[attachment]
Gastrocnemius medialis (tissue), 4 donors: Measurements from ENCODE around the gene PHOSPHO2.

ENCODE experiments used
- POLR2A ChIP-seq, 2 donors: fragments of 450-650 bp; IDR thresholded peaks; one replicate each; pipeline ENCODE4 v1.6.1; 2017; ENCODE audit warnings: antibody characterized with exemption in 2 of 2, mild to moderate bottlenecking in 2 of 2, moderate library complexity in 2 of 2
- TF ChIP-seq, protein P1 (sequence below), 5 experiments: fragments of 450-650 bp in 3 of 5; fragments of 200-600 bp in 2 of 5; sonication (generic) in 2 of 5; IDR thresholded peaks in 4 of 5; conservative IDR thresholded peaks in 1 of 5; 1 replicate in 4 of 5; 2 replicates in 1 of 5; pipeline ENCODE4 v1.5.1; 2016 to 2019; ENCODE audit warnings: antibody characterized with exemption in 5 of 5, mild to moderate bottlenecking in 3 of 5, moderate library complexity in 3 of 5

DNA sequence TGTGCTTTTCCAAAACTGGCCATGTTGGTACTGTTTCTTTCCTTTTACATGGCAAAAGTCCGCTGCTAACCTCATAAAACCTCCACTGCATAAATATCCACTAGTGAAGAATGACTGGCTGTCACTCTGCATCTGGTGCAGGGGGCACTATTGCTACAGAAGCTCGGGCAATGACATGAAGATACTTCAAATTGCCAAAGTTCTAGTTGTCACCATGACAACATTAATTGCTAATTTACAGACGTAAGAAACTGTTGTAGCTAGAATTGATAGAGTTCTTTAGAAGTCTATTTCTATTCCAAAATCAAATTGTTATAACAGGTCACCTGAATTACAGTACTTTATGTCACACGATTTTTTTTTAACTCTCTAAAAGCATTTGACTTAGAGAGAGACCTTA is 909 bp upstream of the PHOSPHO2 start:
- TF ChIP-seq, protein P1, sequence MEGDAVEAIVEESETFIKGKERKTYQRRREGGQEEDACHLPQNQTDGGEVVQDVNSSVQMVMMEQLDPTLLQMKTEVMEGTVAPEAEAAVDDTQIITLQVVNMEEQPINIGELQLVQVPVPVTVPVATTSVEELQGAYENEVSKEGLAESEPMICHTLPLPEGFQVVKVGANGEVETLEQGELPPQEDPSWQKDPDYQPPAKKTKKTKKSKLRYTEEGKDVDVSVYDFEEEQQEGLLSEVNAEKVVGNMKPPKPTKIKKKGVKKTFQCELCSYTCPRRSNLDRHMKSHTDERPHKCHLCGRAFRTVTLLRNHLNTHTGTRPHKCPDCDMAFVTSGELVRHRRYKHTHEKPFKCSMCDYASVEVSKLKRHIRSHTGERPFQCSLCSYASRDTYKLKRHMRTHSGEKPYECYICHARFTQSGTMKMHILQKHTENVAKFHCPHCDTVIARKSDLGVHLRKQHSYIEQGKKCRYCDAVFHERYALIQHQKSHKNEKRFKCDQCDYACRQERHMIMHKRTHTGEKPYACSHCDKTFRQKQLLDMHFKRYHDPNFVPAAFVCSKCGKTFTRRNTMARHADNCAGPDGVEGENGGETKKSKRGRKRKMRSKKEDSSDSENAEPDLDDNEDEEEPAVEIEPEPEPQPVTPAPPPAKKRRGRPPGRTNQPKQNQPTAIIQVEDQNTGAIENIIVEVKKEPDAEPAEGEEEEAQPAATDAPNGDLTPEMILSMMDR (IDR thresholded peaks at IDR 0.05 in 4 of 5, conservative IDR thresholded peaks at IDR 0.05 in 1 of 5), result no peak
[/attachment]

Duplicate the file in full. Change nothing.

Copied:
Gastrocnemius medialis (tissue), 4 donors: Measurements from ENCODE around the gene PHOSPHO2.

ENCODE experiments used
- POLR2A ChIP-seq, 2 donors: fragments of 450-650 bp; IDR thresholded peaks; one replicate each; pipeline ENCODE4 v1.6.1; 2017; ENCODE audit warnings: antibody characterized with exemption in 2 of 2, mild to moderate bottlenecking in 2 of 2, moderate library complexity in 2 of 2
- TF ChIP-seq, protein P1 (sequence below), 5 experiments: fragments of 450-650 bp in 3 of 5; fragments of 200-600 bp in 2 of 5; sonication (generic) in 2 of 5; IDR thresholded peaks in 4 of 5; conservative IDR thresholded peaks in 1 of 5; 1 replicate in 4 of 5; 2 replicates in 1 of 5; pipeline ENCODE4 v1.5.1; 2016 to 2019; ENCODE audit warnings: antibody characterized with exemption in 5 of 5, mild to moderate bottlenecking in 3 of 5, moderate library complexity in 3 of 5

DNA sequence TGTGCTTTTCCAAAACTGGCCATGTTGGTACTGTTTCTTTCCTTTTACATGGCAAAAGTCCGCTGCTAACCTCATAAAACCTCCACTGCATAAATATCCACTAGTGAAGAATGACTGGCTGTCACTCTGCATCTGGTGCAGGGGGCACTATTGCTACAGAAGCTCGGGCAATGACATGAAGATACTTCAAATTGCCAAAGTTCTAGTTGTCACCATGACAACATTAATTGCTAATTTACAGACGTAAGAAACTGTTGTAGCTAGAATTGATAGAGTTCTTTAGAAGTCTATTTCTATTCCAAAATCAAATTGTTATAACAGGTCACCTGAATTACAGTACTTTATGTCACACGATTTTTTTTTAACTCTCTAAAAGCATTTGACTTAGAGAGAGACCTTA is 909 bp upstream of the PHOSPHO2 start:
- TF ChIP-seq, protein P1, sequence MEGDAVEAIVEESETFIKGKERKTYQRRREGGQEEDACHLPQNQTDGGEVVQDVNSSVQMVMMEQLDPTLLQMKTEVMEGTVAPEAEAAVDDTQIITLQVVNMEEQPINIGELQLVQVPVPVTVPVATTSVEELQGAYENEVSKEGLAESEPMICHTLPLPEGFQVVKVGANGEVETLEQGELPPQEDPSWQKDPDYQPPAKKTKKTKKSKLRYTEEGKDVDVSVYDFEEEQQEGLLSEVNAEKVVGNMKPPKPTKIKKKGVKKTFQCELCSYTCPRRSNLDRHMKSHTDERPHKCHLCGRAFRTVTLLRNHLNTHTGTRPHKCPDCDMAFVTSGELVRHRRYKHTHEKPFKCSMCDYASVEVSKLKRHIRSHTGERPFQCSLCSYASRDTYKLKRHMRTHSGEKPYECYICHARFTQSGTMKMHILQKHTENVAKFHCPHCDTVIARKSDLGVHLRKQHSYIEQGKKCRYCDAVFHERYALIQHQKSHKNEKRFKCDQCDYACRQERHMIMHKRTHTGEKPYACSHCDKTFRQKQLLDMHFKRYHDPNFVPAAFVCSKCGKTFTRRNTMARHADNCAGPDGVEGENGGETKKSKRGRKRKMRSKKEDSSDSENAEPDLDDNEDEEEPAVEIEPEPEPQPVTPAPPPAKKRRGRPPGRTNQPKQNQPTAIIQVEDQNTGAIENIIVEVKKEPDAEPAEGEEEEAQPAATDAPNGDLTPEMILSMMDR (IDR thresholded peaks at IDR 0.05 in 4 of 5, conservative IDR thresholded peaks at IDR 0.05 in 1 of 5), result no peak